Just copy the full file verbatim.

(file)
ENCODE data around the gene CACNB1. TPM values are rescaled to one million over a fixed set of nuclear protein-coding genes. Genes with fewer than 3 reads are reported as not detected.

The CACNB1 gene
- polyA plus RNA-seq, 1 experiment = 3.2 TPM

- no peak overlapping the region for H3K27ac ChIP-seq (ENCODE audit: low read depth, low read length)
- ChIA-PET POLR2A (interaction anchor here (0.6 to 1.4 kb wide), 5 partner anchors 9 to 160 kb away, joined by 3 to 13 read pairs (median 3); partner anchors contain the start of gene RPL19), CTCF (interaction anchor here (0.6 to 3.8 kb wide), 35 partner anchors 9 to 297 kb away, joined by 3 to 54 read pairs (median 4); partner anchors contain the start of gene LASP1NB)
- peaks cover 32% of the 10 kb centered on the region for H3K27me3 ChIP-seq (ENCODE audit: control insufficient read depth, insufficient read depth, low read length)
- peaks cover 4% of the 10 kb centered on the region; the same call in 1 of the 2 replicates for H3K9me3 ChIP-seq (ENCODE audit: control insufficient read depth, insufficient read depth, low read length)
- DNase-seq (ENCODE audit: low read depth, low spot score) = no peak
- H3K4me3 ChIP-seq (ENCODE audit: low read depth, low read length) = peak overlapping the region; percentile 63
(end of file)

ENCODE data around the gene CACNB1. TPM values are rescaled to one million over a fixed set of nuclear protein-coding genes. Genes with fewer than 3 reads are reported as not detected.

The CACNB1 gene
- polyA plus RNA-seq, 1 experiment = 3.2 TPM

- no peak overlapping the region for H3K27ac ChIP-seq (ENCODE audit: low read depth, low read length)
- ChIA-PET POLR2A (interaction anchor here (0.6 to 1.4 kb wide), 5 partner anchors 9 to 160 kb away, joined by 3 to 13 read pairs (median 3); partner anchors contain the start of gene RPL19), CTCF (interaction anchor here (0.6 to 3.8 kb wide), 35 partner anchors 9 to 297 kb away, joined by 3 to 54 read pairs (median 4); partner anchors contain the start of gene LASP1NB)
- peaks cover 32% of the 10 kb centered on the region for H3K27me3 ChIP-seq (ENCODE audit: control insufficient read depth, insufficient read depth, low read length)
- peaks cover 4% of the 10 kb centered on the region; the same call in 1 of the 2 replicates for H3K9me3 ChIP-seq (ENCODE audit: control insufficient read depth, insufficient read depth, low read length)
- DNase-seq (ENCODE audit: low read depth, low spot score) = no peak
- H3K4me3 ChIP-seq (ENCODE audit: low read depth, low read length) = peak overlapping the region; percentile 63